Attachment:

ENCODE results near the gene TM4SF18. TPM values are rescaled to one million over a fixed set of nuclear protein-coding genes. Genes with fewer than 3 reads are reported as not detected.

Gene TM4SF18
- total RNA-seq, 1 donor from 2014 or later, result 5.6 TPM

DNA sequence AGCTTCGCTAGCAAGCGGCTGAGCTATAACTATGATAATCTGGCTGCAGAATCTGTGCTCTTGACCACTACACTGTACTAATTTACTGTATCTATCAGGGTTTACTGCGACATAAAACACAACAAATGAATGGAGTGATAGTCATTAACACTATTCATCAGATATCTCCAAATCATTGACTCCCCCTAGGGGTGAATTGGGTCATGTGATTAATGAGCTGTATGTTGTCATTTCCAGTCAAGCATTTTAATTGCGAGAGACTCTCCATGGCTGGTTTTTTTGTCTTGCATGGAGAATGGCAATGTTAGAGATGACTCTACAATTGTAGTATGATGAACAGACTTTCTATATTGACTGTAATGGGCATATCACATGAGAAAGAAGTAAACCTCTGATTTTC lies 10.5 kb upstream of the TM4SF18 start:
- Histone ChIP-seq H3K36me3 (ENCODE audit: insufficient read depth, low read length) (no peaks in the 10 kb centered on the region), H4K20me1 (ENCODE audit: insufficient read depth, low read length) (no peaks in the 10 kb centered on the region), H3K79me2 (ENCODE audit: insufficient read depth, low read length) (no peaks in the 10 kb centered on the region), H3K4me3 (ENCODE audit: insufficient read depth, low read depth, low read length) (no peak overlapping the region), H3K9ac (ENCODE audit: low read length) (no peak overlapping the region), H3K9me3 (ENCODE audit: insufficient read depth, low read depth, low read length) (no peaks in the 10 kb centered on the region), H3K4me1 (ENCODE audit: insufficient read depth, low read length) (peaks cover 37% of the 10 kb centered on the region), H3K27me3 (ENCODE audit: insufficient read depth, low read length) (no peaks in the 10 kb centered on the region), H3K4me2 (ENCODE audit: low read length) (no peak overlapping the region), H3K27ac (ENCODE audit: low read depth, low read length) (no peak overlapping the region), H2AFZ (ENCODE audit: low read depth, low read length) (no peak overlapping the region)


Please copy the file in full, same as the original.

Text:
ENCODE results near the gene TM4SF18. TPM values are rescaled to one million over a fixed set of nuclear protein-coding genes. Genes with fewer than 3 reads are reported as not detected.

Gene TM4SF18
- total RNA-seq, 1 donor from 2014 or later, result 5.6 TPM

DNA sequence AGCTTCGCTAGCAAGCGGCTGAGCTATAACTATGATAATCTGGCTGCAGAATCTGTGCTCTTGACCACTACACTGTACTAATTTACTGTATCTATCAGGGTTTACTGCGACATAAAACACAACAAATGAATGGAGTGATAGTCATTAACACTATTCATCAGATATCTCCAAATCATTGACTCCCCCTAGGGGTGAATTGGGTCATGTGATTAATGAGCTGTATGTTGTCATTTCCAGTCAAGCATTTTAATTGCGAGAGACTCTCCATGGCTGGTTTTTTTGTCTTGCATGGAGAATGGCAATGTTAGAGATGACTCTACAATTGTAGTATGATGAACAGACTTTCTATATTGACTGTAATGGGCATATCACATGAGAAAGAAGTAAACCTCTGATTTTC lies 10.5 kb upstream of the TM4SF18 start:
- Histone ChIP-seq H3K36me3 (ENCODE audit: insufficient read depth, low read length) (no peaks in the 10 kb centered on the region), H4K20me1 (ENCODE audit: insufficient read depth, low read length) (no peaks in the 10 kb centered on the region), H3K79me2 (ENCODE audit: insufficient read depth, low read length) (no peaks in the 10 kb centered on the region), H3K4me3 (ENCODE audit: insufficient read depth, low read depth, low read length) (no peak overlapping the region), H3K9ac (ENCODE audit: low read length) (no peak overlapping the region), H3K9me3 (ENCODE audit: insufficient read depth, low read depth, low read length) (no peaks in the 10 kb centered on the region), H3K4me1 (ENCODE audit: insufficient read depth, low read length) (peaks cover 37% of the 10 kb centered on the region), H3K27me3 (ENCODE audit: insufficient read depth, low read length) (no peaks in the 10 kb centered on the region), H3K4me2 (ENCODE audit: low read length) (no peak overlapping the region), H3K27ac (ENCODE audit: low read depth, low read length) (no peak overlapping the region), H2AFZ (ENCODE audit: low read depth, low read length) (no peak overlapping the region)